This guest post is by Matt Setter of.
Recently, here on Problogger, I was discussing the topic of privacy breach notification and how it affects us as bloggers. The article looked at the protection of our site’s information and the potential impact that the loss of that information may have on the privacy of our readers and customers.
Today, I want to look at another, closely related, topic—cyber liability. The internet is an amazing medium, providing us an enormous amount of flexibility and affording us nearly the same opportunity as an organisation ten to 100 times our size. But unlike the days of old, the internet landscape is not what it once was.
Whereas in days gone by, we could pretty much write anything, anytime, for any reason, and either no one cared, or if there was a concern, the legal jurisdiction we fell in to was largely undefined or near-impossible to enforce. Fast-forward to 2012 and the law’s rapidly catching up, if it hasn’t already caught up.
Now I’m not saying for a moment that we are or should be careless, callous or unthoughtful individuals inconsiderate and unprofessional in our conduct. Quite the opposite: we’re professional in our approach, conduct, content, and more.
But from time to time, mistakes happen. There are people around who, potentially, don’t share our level of professionalism or may, justifiably, feel that we’ve wronged them.
However, as in my previous article on privacy breach notification, I don’t want to unnecessarily alarm you about these issues. I just want to take a minute or two to let you know about cyber liability, specifically about one key component of it, the infringement of intellectual property and discuss:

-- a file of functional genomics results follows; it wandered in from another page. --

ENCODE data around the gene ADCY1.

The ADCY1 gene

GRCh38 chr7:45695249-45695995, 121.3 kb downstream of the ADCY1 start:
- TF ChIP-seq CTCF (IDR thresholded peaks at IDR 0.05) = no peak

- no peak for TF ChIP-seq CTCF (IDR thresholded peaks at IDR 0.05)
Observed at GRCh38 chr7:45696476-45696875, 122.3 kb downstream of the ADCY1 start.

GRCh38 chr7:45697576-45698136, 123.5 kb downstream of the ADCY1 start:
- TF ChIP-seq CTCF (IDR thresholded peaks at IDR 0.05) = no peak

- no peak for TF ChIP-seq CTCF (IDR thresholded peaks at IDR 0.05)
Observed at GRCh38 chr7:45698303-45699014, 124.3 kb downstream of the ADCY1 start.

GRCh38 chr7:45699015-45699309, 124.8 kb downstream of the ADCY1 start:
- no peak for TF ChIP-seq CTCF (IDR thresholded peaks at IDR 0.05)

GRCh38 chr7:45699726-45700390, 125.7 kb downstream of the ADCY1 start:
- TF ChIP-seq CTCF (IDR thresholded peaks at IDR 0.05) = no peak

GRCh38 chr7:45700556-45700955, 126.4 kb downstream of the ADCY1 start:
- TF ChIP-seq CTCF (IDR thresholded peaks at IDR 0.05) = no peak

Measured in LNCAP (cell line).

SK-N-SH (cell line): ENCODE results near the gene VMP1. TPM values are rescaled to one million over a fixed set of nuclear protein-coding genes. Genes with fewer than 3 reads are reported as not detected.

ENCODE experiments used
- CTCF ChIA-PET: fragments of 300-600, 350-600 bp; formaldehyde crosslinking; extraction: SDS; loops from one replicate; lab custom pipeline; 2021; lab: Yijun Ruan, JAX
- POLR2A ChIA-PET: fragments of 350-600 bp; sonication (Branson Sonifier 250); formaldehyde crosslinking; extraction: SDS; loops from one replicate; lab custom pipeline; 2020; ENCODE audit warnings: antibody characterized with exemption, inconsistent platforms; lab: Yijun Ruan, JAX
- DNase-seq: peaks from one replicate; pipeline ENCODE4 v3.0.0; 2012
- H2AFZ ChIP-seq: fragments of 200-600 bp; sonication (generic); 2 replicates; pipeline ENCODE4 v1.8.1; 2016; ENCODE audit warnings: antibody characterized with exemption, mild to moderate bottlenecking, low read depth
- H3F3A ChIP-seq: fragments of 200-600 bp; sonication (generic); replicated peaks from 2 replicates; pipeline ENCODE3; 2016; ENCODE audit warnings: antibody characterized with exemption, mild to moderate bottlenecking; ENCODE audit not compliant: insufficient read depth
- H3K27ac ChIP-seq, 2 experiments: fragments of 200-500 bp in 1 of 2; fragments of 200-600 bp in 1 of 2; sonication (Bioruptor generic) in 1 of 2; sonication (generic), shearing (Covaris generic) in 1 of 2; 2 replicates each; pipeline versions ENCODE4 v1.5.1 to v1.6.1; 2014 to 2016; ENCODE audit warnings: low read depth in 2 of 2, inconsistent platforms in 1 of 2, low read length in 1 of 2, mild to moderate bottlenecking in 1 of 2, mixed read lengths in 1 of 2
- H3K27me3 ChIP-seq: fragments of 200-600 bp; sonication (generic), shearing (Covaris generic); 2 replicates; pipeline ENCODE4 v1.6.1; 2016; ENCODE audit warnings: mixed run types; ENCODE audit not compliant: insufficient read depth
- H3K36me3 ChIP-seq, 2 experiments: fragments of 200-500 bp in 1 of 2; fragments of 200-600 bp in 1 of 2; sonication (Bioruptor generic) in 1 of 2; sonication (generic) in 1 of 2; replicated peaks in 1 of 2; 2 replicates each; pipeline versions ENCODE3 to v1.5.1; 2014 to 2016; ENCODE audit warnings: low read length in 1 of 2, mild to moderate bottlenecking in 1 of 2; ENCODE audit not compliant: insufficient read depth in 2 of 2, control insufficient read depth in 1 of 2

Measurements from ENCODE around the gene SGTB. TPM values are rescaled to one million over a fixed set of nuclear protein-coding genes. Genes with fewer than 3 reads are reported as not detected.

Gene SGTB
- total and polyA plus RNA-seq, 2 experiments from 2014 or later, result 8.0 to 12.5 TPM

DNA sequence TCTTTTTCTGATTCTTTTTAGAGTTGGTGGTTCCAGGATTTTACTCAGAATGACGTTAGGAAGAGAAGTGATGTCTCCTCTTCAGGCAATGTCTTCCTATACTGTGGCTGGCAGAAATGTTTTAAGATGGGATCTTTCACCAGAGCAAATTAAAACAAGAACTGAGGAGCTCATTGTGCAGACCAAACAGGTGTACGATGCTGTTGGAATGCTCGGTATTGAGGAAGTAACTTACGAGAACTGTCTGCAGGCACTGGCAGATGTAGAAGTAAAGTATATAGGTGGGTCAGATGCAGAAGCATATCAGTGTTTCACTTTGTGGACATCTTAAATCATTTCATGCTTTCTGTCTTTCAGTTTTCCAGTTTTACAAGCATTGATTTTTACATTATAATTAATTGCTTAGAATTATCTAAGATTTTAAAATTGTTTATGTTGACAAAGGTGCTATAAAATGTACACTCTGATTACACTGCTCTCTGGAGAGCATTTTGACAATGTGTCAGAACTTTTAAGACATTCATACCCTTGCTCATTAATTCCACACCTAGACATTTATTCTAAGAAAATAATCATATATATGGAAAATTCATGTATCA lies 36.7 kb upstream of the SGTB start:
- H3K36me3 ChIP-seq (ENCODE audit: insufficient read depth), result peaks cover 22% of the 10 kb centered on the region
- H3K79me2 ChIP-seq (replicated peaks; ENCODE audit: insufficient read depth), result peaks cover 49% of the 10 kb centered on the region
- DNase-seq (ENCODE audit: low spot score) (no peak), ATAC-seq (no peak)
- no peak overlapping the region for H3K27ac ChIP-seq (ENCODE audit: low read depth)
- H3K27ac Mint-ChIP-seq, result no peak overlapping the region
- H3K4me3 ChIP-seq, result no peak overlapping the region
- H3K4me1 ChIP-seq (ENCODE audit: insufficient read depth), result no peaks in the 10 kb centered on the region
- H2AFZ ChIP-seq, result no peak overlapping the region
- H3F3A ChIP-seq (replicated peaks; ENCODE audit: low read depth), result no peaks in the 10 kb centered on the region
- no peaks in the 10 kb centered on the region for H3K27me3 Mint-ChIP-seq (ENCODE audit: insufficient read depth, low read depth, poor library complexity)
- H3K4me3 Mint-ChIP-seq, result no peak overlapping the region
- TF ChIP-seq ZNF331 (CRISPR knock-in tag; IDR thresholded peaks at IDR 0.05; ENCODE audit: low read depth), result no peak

- what it is
- how it may affect you
- what you can do about it, if you believe you may be at risk.
What is it?
The intellectual property aspect of cyber liability is quite similar to other fields, such as in computer software, academic papers, books, magazines, and other works. If we infringe on someone’s copyright or trademark, then we run the risk of having action taken against us by the other party to right what they perceive as a wrong.
If we, intentionally or otherwise, use a certain proportion of someone’s work as the basis for our own, we stand the risk that the aggrieved party may seek to take action against us.
Consider the following examples:
- In 1990 music artist Vanilla Ice was sued for copyright infringement over his track “Under Pressure”, by Queen and David Bowie. The track appeared on his album “To the Extreme” but didn’t give credit to the original artists, nor did he seek their permission.
- The Wall Street Journal reports that in 2008 blogger Shellee Hale was sued for remarks she made in forums relating to a software company. The article goes on to say that by 2007, 106 lawsuits had been brought against bloggers, up from 12 in 2003.
- Lotus corporation claimed, in the case of Lotus Development Corporation v. Borland International Inc., that “the structure of the menus by Borland was copyrighted by Lotus.”
- Oracle is currently suing Google for $1 billion dollars in damages, alleging copyright infringement over the Java programming language, which Oracle acquired when by bought Sun Microsystems in 2010.
How can it affect you?
In this modern day and age, we’re no long just bloggers—we’re also publishers. And as such, we increasingly have some of the same legal exposures and responsibilities as more traditional publishers.
But it’s not all doom and gloom. A number of countries, including the United States and Australia have what are referred to as “shield laws,” and these are increasingly being extended to include new media workers, such as bloggers.
Those living in countries such as the United Kingdom and other European nations are also, potentially, covered under the European Convention of Human Rights.
According to Out-Law.com, a shield law:
protects “publisher, editor, reporter, or other person connected with or employed upon a newspaper, magazine, or other periodical publication, or by a press association or wire service” and a “radio or television news reporter or other person connected with or employed by a radio or television station.”